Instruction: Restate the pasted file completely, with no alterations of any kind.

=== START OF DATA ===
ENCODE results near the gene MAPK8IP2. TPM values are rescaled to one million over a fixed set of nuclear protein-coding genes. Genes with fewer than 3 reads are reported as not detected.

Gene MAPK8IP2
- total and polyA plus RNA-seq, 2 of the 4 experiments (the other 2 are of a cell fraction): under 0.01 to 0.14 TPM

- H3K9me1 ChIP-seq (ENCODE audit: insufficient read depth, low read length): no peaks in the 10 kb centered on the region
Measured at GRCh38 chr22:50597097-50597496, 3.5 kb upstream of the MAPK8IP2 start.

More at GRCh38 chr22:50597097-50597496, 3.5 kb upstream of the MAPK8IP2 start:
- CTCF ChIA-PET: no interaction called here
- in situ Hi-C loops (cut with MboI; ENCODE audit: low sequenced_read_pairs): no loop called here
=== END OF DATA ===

ENCODE results near the gene MAPK8IP2. TPM values are rescaled to one million over a fixed set of nuclear protein-coding genes. Genes with fewer than 3 reads are reported as not detected.

Gene MAPK8IP2
- total and polyA plus RNA-seq, 2 of the 4 experiments (the other 2 are of a cell fraction): under 0.01 to 0.14 TPM

- H3K9me1 ChIP-seq (ENCODE audit: insufficient read depth, low read length): no peaks in the 10 kb centered on the region
Measured at GRCh38 chr22:50597097-50597496, 3.5 kb upstream of the MAPK8IP2 start.

More at GRCh38 chr22:50597097-50597496, 3.5 kb upstream of the MAPK8IP2 start:
- CTCF ChIA-PET: no interaction called here
- in situ Hi-C loops (cut with MboI; ENCODE audit: low sequenced_read_pairs): no loop called here